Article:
Learning to Let Go

Letting go is hard for anyone, with pretty much anything. Letting go of one of the only things that has been consistent in my life since Mum died, is really really hard. But necessary.

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Volunteering at Time to Talk day 2014 – the day I heard Mum’s terminal diagnosis.

I’ve volunteered with Shout Out Leeds for three years and in doing so, I’ve met some wonderful people, had some amazing opportunities, and really grown as a person. We’ve supported each other through ups and downs and (hopefully!) made a real difference with the work we’ve been doing. I was actually with them when I got the text from Dad asking to meet up on the day he told me about Mum’s terminal diagnosis.

I started with the group as a fairly inexperienced member and learned a lot from those older than me, as time went on, I began to lead on things and eventually I took ownership of the Twitter/Facebook/Website. It’s now reached the point where I’ve gone as far as I can go with the group, and I have to move on and continue to build my life in York, rather than constantly returning to Leeds. I’m beginning to get paid for a lot of the things we would do in Shout Out for free, and as much as I’m an advocate for volunteering, I also need to afford to live. I had a good chat with the facilitator of the group, and we decided now was a good time to move on, before I began to get frustrated or stagnate.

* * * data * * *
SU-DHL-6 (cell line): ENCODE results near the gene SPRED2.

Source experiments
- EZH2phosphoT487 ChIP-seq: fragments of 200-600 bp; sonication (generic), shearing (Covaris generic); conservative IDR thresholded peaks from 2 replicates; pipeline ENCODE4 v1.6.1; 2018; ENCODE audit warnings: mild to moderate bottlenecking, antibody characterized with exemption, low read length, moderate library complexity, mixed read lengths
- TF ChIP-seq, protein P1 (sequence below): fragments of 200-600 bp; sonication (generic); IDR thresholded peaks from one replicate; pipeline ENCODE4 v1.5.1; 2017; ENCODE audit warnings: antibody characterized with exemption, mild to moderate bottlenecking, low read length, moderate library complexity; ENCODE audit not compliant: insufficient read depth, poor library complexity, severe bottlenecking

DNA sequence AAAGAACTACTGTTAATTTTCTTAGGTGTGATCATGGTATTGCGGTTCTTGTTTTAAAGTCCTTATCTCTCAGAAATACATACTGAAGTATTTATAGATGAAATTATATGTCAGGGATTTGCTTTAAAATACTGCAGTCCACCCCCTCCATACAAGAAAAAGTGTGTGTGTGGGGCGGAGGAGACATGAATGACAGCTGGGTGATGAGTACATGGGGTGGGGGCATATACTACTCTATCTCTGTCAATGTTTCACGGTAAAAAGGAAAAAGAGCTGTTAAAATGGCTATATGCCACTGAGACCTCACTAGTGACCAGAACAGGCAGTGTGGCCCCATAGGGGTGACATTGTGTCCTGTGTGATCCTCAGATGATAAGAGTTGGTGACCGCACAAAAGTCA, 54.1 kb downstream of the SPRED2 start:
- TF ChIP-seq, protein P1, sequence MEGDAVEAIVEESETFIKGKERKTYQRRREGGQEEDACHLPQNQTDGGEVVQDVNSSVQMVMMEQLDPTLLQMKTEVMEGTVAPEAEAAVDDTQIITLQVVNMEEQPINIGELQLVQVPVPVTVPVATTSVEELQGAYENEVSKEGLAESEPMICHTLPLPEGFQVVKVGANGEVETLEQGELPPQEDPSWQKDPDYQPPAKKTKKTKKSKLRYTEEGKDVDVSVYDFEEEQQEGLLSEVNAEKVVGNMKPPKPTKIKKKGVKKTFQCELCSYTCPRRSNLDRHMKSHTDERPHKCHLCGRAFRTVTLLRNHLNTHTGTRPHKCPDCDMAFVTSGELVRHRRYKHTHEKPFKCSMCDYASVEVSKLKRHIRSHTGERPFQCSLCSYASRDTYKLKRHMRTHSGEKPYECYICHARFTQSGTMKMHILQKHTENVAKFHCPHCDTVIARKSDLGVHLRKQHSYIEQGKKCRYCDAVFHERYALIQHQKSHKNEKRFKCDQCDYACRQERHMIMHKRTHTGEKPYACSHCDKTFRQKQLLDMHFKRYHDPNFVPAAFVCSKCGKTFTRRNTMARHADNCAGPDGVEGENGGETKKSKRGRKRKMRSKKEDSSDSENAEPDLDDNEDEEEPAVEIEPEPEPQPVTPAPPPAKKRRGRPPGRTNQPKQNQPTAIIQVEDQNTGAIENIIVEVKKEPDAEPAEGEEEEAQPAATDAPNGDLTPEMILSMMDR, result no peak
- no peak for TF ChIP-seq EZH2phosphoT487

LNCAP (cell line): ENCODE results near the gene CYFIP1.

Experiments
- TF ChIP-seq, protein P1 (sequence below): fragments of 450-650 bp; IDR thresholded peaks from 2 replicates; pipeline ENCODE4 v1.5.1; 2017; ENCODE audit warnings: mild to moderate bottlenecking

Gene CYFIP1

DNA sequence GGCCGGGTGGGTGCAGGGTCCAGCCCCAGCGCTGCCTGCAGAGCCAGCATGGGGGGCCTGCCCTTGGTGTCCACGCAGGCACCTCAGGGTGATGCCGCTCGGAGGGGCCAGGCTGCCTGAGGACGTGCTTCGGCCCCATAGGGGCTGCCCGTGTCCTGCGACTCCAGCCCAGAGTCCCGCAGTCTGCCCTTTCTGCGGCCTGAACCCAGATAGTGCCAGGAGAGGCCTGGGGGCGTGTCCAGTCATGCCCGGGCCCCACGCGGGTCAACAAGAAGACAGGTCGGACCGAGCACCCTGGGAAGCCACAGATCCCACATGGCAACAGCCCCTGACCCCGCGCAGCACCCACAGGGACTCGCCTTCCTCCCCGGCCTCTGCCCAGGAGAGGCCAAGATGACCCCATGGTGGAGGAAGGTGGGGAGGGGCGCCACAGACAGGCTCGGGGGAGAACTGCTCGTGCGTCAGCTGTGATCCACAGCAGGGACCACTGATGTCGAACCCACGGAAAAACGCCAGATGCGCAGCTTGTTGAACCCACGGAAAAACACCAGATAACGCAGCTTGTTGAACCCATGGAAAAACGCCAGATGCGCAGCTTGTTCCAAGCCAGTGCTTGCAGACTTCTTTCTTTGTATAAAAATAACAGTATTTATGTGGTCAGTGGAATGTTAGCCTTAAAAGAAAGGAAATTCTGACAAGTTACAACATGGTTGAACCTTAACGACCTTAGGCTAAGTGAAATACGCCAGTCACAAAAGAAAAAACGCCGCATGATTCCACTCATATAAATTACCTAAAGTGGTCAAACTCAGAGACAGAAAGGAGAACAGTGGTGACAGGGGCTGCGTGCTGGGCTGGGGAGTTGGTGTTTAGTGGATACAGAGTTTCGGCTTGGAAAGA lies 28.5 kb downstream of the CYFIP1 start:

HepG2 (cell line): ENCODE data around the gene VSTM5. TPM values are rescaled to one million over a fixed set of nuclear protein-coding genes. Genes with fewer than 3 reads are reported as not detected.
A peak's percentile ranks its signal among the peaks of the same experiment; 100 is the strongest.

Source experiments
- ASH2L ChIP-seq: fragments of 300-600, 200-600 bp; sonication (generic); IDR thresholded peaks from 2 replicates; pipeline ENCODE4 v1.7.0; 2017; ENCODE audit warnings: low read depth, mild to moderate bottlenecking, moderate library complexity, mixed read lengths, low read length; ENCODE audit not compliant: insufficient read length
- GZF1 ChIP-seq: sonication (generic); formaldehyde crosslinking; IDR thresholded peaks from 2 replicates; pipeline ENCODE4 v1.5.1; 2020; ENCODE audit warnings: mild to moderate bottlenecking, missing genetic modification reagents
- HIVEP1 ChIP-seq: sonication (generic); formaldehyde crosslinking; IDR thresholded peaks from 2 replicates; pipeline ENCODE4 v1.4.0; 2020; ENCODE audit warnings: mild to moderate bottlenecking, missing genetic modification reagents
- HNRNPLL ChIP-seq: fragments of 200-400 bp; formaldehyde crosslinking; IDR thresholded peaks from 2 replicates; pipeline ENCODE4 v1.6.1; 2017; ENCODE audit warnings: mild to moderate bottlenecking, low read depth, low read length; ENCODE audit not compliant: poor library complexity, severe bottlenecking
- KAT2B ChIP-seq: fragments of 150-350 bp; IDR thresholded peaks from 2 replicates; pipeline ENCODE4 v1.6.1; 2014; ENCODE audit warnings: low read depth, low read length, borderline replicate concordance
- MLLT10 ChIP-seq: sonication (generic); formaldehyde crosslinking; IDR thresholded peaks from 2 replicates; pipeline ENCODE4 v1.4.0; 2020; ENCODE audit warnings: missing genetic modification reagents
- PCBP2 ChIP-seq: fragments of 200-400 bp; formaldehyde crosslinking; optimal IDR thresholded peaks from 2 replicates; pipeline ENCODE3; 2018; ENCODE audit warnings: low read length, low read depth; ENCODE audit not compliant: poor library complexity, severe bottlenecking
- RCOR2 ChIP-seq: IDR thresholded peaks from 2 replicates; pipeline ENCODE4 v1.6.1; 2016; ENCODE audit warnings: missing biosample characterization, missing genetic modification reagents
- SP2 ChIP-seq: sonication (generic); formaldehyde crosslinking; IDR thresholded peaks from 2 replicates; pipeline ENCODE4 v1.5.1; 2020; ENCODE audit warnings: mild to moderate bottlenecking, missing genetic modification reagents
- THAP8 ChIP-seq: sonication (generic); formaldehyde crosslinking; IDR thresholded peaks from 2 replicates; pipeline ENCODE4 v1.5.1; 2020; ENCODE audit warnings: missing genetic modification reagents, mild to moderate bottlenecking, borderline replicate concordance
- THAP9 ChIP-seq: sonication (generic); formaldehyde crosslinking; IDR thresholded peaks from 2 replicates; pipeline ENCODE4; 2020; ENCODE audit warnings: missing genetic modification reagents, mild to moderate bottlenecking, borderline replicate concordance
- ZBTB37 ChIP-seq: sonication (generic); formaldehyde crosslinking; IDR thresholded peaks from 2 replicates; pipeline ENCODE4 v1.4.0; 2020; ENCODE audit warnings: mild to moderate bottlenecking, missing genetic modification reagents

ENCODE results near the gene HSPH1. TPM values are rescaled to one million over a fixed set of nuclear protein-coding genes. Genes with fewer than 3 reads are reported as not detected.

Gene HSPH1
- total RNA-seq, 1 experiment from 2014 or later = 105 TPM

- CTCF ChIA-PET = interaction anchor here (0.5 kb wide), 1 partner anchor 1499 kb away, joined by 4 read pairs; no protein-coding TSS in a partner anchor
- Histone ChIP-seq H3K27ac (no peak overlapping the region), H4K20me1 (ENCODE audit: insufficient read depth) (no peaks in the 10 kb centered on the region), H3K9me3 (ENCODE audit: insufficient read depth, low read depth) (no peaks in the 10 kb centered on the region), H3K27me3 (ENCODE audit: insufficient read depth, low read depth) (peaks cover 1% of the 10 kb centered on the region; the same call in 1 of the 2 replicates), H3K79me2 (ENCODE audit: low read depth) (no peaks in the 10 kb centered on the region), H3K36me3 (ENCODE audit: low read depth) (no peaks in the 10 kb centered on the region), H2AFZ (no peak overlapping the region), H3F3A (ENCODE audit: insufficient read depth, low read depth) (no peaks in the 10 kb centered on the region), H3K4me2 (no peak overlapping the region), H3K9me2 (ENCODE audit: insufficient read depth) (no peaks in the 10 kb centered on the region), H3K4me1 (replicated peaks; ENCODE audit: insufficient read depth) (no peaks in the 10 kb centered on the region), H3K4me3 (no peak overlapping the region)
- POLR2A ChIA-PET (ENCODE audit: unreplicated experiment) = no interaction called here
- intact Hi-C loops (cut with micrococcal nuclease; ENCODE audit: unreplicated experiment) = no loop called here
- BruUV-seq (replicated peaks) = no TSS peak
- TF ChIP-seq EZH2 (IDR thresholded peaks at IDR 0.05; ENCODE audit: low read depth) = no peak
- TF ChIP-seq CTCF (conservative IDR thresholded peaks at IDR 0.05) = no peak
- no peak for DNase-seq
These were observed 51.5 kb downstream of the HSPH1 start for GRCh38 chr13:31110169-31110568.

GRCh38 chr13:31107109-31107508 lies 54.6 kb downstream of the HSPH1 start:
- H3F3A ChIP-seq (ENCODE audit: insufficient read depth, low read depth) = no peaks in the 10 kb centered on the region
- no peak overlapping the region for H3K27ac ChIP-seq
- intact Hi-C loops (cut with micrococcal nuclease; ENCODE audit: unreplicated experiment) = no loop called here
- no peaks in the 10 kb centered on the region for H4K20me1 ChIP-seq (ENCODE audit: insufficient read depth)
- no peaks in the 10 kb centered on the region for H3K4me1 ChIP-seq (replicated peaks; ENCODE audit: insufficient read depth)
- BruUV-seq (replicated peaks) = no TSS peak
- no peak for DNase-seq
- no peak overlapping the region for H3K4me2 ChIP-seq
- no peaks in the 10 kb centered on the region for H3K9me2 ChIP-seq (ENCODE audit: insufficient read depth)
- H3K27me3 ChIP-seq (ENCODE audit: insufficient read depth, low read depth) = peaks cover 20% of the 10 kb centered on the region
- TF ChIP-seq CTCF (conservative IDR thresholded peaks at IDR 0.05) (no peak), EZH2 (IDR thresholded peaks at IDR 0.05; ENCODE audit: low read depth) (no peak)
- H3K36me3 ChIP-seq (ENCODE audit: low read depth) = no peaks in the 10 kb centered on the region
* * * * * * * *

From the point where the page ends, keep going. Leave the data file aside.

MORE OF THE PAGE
My friends and I joke about ‘adulting’ all the time. We all seem to bounce between changing lightbulbs and colouring in, buying non-slip bath mats, and consuming frozen frubes, navigating tax and eating our tea off disney plates. We’re fumbling our way into adulthood with much hilarity and the occasional unmitgated disaster.

Part of this adulting is learning when to let go of things. Working out what to take with us, and what to leave behind. Knowing when it’s time to stop, breathe, and regroup. It’s not easy! Occasionally there will be times when it is clear that something needs to go, and sometimes it might even be a relief to cut something out of life, but more often than not, it’s really difficult. There are no right and wrong answers and no guidebook. It’s just life. It’s giving things a go, experimenting with things, taking risks and watching what happens.

I find it hard to move on because I’m leaving Mum behind. But I can’t remain in the place I left Mum forever. It’s not possible, and she wouldn’t want me to. She would be telling me to get up, get out, and live life. We’ve all got to keep on keeping on, and learn when it’s time to let things go.

 

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Where’s the “good” in “goodbye”?

I was going through old cards and letters the other day as I began to put things up in my room (I’ve been very creative with command hooks. I should probably have bought shares in command hooks…). I found the last birthday card that Mum ever wrote for me (which made me cry). I also found the card my family wrote for me when I first went to uni, which has found it’s way onto my wall.